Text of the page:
Public Deal for Rady
Ernest Rady, one of the county’s least public businessmen, is entering into a quite public deal to buy $1.9 million worth of City of San Diego-owned land in the “Golden Triangle” for a new headquarters for his Insurance Co. of the West.
Rady owns a slew of businesses, including ICW, American Assets and, with Leon Parma, Coast Distributing and an Oceanside radio station. Rady’s reputation in the business community is impeccable, but he shuns publicity and refuses interviews with reporters.
The purchase of the city-owned land--just north of Scripps Memorial Hospital-La Jolla--was made possible by issuance of $8 million in industrial development bonds, approved by the San Diego City Council last week.
It’s a nice deal for Rady; he’ll use $1.9 million of those city-approved funds to buy the land.
Meanwhile, his ICW Park building in Mission Valley, across the river from San Diego Jack Murphy Stadium, likely will be sold, according to a source familiar with the deal.
Employee morale at Central Savings & Loan seems higher than ever after the regulator-mandated management shake-up on May 31.
New President George Leonard, who’s also executive vice president of First Federal Savings & Loan of Arizona, the company hired by regulators to manage Central, has said he may even boost the company’s 700-member work force. That would be quite a turnaround for a company that for the past year has been under federal orders not to make any new loans.
But workers are quick to point out that morale during the past few years of red ink hasn’t been as poor as outsiders might think.
The reason: “Gentleman” Fred Stalder, according to some Central executives. “Stalder has such a good reputation among regulators as a gentleman that they left us alone more than they could have,” said one Central executive.
Stalder, Central’s chief executive since 1948, was on his way to retirement when the board fired then-President Daniel McSweeney. The ouster brought Stalder back into the daily grind.
Now he can return to his retirement.
He said he plans to “do some of the things that I’ve never had the time to do before,” including “discretionary reading,” traveling, and spending more time with his 12 grandchildren, who are scattered throughout the country.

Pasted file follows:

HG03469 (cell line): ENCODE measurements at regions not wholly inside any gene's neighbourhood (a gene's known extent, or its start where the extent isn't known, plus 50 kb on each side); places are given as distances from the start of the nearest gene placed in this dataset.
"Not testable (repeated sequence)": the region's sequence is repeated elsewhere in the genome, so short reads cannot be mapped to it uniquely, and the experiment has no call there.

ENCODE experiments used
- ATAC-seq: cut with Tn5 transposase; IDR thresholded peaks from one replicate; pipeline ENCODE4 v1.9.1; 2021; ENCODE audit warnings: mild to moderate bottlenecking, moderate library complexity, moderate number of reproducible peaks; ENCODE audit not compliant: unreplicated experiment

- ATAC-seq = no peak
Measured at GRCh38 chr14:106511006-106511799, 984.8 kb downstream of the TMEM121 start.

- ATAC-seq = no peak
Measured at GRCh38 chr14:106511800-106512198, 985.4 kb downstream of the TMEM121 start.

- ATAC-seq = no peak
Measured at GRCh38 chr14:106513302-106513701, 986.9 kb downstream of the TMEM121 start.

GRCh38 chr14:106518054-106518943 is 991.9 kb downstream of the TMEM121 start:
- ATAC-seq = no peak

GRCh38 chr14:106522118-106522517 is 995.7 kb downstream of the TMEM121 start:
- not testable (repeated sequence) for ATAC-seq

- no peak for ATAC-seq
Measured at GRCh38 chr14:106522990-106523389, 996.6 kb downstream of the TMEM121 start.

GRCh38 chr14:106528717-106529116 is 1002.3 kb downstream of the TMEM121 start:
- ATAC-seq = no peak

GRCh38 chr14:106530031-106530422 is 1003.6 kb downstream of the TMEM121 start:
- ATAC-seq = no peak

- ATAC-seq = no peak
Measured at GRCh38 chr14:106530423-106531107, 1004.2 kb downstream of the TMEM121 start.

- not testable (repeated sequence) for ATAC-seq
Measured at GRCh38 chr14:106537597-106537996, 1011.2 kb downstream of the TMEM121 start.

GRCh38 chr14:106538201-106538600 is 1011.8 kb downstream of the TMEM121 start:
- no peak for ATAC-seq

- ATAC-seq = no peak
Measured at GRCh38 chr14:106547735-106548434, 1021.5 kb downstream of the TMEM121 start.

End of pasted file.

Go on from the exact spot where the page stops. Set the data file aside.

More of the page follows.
BSD Gets a Hand Slap
Will banking and savings and loan deregulation slow down because of financial institution failures and management abuses? There are some industry officials who believe (and sometimes hope) so.
Until then, regulators simply criticize certain practices.
Last week, in the fine print of its proxy statement, BSD Bancorp, the holding company for Bank of San Diego and five other subsidiaries, revealed that banking authorities had criticized some of BSD’s loans to insiders.
A $155,000 loan to director Arlington Ray Robbins was criticized for its riskiness, a $250,000 stand-by letter of credit to director Tom Hom was below the bank’s standard charge, and an unsecured loan to a real estate limited partnership involving directors Ray Innocenti and Robert E. Townsend was criticized for its “favorable terms.”
In addition, the proxy revealed that BSD owns or leases 23 cars acquired from Townsend’s automobile dealership and is subleasing some Bank of San Diego headquarter space to a management firm headed by James S. Brown, BSD’s chairman. In both instances, BSD management claimed that the prices paid represent fair market value.
Management also disputed the criticisms of its insider loans.
An Untimely Gaffe
New Jersey transplant Bob Fritsch, in town only about one month, was puzzled by a reporter’s phone call Monday asking if the name of his new firm in El Cajon was a joke.
Fritsch, who last month purchased a company that that sells solid oak-framed wall clocks, said he “never heard” of Rancho Bernardo-based Oak Industries, nor about its financial troubles, nor about the Securities and Exchange Commission’s investigation into its business dealings.
Which may explain why Fritsch thought nothing about naming his new company Timely Oak Industries.